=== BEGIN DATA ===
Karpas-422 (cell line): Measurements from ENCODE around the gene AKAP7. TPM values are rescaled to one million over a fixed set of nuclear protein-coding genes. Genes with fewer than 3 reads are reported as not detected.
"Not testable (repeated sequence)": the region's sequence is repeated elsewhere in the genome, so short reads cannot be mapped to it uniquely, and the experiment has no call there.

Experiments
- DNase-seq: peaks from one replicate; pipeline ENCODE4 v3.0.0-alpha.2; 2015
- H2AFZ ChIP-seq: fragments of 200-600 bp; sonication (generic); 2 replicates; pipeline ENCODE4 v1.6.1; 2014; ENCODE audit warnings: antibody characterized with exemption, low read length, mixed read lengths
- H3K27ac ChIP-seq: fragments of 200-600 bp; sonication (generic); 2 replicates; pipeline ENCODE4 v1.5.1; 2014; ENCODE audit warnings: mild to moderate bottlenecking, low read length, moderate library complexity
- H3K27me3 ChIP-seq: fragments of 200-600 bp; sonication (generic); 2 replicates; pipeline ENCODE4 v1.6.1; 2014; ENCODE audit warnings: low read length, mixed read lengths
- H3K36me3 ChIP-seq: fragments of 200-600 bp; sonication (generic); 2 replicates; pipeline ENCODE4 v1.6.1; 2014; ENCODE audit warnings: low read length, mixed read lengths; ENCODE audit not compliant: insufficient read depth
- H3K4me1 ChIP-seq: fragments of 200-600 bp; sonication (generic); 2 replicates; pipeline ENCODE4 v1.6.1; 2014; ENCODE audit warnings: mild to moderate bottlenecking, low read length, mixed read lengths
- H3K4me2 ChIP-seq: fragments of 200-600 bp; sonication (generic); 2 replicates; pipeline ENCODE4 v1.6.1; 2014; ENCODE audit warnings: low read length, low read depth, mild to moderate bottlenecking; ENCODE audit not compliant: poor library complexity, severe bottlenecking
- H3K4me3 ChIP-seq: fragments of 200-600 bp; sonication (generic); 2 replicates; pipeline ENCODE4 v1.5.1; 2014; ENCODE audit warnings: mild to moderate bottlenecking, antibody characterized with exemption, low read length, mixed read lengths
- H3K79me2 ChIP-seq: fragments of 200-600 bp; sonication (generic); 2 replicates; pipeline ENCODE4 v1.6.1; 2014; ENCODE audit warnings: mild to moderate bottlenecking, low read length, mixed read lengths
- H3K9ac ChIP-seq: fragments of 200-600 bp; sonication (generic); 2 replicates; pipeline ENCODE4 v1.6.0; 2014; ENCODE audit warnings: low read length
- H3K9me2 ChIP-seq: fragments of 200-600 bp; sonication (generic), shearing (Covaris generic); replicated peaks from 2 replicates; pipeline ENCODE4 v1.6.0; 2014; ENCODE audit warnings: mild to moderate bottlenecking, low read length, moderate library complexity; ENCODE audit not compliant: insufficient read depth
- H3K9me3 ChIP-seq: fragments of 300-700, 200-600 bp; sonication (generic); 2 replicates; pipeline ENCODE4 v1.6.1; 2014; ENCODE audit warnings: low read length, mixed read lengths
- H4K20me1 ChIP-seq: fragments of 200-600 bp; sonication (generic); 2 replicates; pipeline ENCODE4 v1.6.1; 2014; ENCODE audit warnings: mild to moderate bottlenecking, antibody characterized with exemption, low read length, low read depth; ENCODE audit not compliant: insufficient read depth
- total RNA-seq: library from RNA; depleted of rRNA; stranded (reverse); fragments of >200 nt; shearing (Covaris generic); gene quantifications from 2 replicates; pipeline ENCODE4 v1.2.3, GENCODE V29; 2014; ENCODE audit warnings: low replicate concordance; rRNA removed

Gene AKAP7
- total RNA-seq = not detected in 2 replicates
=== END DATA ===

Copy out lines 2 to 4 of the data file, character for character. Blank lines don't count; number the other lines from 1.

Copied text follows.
"Not testable (repeated sequence)": the region's sequence is repeated elsewhere in the genome, so short reads cannot be mapped to it uniquely, and the experiment has no call there.

Experiments
- DNase-seq: peaks from one replicate; pipeline ENCODE4 v3.0.0-alpha.2; 2015